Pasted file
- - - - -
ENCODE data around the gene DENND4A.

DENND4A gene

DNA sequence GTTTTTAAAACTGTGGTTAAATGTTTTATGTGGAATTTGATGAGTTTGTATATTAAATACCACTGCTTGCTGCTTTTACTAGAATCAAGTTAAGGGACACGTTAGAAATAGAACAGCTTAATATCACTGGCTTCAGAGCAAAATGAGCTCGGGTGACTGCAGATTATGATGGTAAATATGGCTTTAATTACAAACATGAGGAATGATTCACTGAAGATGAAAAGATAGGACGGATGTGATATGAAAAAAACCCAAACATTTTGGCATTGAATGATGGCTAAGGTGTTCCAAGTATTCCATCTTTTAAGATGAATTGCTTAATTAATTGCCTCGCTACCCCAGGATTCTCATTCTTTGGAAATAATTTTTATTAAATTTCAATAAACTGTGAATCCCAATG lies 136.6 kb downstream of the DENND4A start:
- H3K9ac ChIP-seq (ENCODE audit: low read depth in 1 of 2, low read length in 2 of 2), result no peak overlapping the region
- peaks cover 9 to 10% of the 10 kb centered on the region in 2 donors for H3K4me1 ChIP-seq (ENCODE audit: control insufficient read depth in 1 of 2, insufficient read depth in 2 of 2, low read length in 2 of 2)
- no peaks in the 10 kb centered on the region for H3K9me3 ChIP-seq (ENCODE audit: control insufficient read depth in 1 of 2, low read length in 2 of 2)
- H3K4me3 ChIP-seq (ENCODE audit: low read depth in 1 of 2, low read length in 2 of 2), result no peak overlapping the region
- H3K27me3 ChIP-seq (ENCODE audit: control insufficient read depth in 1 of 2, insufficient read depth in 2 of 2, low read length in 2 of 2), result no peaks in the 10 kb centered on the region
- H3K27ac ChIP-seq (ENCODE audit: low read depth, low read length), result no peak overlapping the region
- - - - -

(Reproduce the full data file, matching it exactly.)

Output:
ENCODE data around the gene DENND4A.

DENND4A gene

DNA sequence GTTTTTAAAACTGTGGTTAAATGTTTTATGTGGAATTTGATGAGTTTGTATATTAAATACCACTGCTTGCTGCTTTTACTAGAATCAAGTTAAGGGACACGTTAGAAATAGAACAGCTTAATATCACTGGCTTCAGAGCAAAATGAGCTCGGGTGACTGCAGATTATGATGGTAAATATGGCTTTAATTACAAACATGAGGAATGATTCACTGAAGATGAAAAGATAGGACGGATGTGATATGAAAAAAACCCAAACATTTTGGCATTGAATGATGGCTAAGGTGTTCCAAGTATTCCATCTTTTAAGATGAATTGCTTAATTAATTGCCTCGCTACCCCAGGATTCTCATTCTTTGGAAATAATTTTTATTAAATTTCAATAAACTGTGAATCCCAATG lies 136.6 kb downstream of the DENND4A start:
- H3K9ac ChIP-seq (ENCODE audit: low read depth in 1 of 2, low read length in 2 of 2), result no peak overlapping the region
- peaks cover 9 to 10% of the 10 kb centered on the region in 2 donors for H3K4me1 ChIP-seq (ENCODE audit: control insufficient read depth in 1 of 2, insufficient read depth in 2 of 2, low read length in 2 of 2)
- no peaks in the 10 kb centered on the region for H3K9me3 ChIP-seq (ENCODE audit: control insufficient read depth in 1 of 2, low read length in 2 of 2)
- H3K4me3 ChIP-seq (ENCODE audit: low read depth in 1 of 2, low read length in 2 of 2), result no peak overlapping the region
- H3K27me3 ChIP-seq (ENCODE audit: control insufficient read depth in 1 of 2, insufficient read depth in 2 of 2, low read length in 2 of 2), result no peaks in the 10 kb centered on the region
- H3K27ac ChIP-seq (ENCODE audit: low read depth, low read length), result no peak overlapping the region